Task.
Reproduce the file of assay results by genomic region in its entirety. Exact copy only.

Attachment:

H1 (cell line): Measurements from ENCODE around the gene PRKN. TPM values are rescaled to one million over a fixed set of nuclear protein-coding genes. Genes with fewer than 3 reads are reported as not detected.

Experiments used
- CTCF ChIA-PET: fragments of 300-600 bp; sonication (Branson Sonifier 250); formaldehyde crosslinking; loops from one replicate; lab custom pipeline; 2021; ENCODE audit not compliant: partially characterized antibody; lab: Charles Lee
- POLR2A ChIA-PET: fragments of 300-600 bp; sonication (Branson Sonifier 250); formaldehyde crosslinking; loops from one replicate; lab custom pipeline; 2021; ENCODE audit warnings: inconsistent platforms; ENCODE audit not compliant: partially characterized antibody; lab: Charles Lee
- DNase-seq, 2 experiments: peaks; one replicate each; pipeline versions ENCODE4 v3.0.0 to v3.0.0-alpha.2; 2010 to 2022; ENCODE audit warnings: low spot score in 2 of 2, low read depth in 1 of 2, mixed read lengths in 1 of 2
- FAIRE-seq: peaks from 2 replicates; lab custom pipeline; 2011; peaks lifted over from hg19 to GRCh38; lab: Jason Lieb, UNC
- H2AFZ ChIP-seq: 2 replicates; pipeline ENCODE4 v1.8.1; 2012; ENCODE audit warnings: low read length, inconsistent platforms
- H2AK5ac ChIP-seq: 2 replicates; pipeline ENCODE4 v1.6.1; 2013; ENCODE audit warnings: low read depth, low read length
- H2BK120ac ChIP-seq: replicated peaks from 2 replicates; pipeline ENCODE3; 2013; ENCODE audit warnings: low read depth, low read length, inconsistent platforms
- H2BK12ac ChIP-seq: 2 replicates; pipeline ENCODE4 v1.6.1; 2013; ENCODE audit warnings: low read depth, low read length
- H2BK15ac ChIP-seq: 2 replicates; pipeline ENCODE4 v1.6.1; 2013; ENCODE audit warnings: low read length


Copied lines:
H1 (cell line): Measurements from ENCODE around the gene PRKN. TPM values are rescaled to one million over a fixed set of nuclear protein-coding genes. Genes with fewer than 3 reads are reported as not detected.

Experiments used
- CTCF ChIA-PET: fragments of 300-600 bp; sonication (Branson Sonifier 250); formaldehyde crosslinking; loops from one replicate; lab custom pipeline; 2021; ENCODE audit not compliant: partially characterized antibody; lab: Charles Lee
- POLR2A ChIA-PET: fragments of 300-600 bp; sonication (Branson Sonifier 250); formaldehyde crosslinking; loops from one replicate; lab custom pipeline; 2021; ENCODE audit warnings: inconsistent platforms; ENCODE audit not compliant: partially characterized antibody; lab: Charles Lee
- DNase-seq, 2 experiments: peaks; one replicate each; pipeline versions ENCODE4 v3.0.0 to v3.0.0-alpha.2; 2010 to 2022; ENCODE audit warnings: low spot score in 2 of 2, low read depth in 1 of 2, mixed read lengths in 1 of 2
- FAIRE-seq: peaks from 2 replicates; lab custom pipeline; 2011; peaks lifted over from hg19 to GRCh38; lab: Jason Lieb, UNC
- H2AFZ ChIP-seq: 2 replicates; pipeline ENCODE4 v1.8.1; 2012; ENCODE audit warnings: low read length, inconsistent platforms
- H2AK5ac ChIP-seq: 2 replicates; pipeline ENCODE4 v1.6.1; 2013; ENCODE audit warnings: low read depth, low read length
- H2BK120ac ChIP-seq: replicated peaks from 2 replicates; pipeline ENCODE3; 2013; ENCODE audit warnings: low read depth, low read length, inconsistent platforms
- H2BK12ac ChIP-seq: 2 replicates; pipeline ENCODE4 v1.6.1; 2013; ENCODE audit warnings: low read depth, low read length
- H2BK15ac ChIP-seq: 2 replicates; pipeline ENCODE4 v1.6.1; 2013; ENCODE audit warnings: low read length